Mechanobiology June 26th - June 2nd 2016

Mechanobiology: June 26th  - June 2nd 2016

Cell cycle-dependent repetitive Ca(2+)waves induced by a cytosolic sperm extract in mature ascidian eggs mimic those observed at fertilization
A. McDougall, M. Levasseur, A.J. O'Sullivan, K.T. Jones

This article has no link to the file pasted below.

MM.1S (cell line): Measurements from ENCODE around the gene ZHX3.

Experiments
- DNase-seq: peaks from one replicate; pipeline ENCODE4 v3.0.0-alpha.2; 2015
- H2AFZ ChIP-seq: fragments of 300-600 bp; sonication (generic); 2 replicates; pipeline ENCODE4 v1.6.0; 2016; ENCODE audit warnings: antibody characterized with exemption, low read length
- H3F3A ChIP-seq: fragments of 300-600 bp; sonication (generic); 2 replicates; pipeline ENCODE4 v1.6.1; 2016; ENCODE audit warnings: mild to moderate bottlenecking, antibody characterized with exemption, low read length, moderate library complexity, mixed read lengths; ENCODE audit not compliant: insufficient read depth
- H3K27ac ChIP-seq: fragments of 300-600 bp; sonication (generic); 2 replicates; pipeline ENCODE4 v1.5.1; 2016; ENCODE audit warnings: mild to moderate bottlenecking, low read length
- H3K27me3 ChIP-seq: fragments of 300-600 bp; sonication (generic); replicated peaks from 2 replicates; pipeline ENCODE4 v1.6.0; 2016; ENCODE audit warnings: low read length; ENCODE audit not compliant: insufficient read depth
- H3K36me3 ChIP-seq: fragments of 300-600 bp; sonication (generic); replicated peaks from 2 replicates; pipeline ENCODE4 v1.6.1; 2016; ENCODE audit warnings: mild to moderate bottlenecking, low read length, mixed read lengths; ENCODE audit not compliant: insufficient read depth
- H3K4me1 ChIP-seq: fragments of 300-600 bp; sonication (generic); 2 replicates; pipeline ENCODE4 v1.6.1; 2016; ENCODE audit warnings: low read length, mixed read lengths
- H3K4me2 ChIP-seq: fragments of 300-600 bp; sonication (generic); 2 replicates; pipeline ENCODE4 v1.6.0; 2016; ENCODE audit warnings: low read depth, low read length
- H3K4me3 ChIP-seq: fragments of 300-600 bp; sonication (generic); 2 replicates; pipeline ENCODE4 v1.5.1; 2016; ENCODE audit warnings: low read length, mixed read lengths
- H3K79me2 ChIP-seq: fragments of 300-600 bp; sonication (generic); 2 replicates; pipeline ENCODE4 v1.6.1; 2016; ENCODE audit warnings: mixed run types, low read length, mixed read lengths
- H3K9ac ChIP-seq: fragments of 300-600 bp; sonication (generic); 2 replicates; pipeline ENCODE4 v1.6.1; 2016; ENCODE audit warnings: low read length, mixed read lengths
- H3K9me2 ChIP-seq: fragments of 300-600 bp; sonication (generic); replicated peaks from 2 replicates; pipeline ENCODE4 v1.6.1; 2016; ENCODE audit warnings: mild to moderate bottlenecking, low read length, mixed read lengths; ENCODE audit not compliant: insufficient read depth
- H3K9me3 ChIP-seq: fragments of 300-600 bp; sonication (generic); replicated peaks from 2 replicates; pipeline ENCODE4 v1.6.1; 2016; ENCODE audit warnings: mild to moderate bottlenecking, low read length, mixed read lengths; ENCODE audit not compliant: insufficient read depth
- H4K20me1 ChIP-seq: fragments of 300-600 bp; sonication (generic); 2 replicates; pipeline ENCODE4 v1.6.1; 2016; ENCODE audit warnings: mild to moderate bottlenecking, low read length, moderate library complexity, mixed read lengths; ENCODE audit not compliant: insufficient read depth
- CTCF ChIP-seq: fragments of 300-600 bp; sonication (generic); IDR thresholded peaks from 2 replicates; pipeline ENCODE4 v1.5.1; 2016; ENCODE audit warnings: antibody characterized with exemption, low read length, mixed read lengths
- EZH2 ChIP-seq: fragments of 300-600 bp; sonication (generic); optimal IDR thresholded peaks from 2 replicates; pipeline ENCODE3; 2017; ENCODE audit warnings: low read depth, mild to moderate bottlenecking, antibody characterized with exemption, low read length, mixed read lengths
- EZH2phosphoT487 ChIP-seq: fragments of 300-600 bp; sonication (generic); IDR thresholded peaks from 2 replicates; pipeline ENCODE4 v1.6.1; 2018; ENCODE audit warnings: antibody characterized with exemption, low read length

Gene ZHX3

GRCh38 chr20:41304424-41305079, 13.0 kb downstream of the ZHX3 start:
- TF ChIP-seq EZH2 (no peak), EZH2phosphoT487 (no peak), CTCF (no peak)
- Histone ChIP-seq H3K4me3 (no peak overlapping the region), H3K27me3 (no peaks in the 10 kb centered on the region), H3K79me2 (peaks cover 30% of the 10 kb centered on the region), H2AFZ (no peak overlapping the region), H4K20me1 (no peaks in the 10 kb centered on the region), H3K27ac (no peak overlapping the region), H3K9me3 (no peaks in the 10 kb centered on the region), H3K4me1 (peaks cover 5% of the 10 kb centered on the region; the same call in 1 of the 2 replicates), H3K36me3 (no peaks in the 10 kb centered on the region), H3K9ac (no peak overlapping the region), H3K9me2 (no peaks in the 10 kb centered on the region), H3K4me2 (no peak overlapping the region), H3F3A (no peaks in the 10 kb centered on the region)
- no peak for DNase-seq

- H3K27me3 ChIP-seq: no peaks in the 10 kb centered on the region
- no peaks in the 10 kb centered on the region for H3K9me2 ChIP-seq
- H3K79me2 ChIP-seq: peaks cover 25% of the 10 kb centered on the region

Sperm-triggered Ca(2+) oscillations occur throughout the animal kingdom. The mechanism sperm use to trigger Ca(2+) oscillations at fertilization has not been resolved in any egg. The temporal, spatial and regulatory characteristics of the Ca(2+) oscillations during fertilization in ascidians offer a unique advantage over other systems for determining the mechanism of fertilization. For example, sperm trigger two phases of Ca(2+) oscillations that are all waves in ascidians. The first of these Ca(2+) waves begins at the point of sperm-egg fusion while a second phase of Ca(2+) waves originates at a vegetal protrusion termed the contraction pole. In addition, cyclin B1-dependent kinase activity provides a form of positive feedback, maintaining the second phase of Ca(2+) waves during meiosis and thereby ensuring meiotic exit. We therefore prepared cytosolic ascidian sperm extracts or MonoQ-fractionated ascidian sperm extracts from this urochordate to investigate if a Ca(2+)-releasing sperm-borne factor was responsible for egg activation. Spatially, ascidian sperm extract induced repetitive Ca(2+) waves that mimicked the spatial pattern displayed during fertilization: all the second-phase Ca(2+) waves originated at a vegetal protrusion termed the contraction pole (thus mimicking fertilisation). We also demonstrated that ascidian sperm extract-induced Ca(2+) oscillations were maintained when CDK activity was elevated and MAP kinase activity was low, as found previously for sperm-triggered Ca(2+) oscillations. As would be predicted, large doses of ascidian sperm extract injected into prophase-stage oocytes, lacking CDK activity, failed to induce any Ca(2+) release even though they responded to microinjection of the Ca(2+)-releasing second messenger inositol 1,4,5-trisphosphate. Finally, since the Ca(2+)-releasing activity from Mono-Q fractionated ascidian sperm extract eluted predominantly as one fraction, this may imply that one factor is responsible for the Ca(2+)-releasing activity. These data support a model of egg activation whereby the sperm introduces a Ca(2+)-releasing cytosolic factor into the egg. We demonstrated that ascidian sperm contain a protein factor(s) that is regulated by the egg CDK activity and can trigger all the Ca(2+)waves observed at fertilization with a spatial pattern that mimics those initiated by sperm.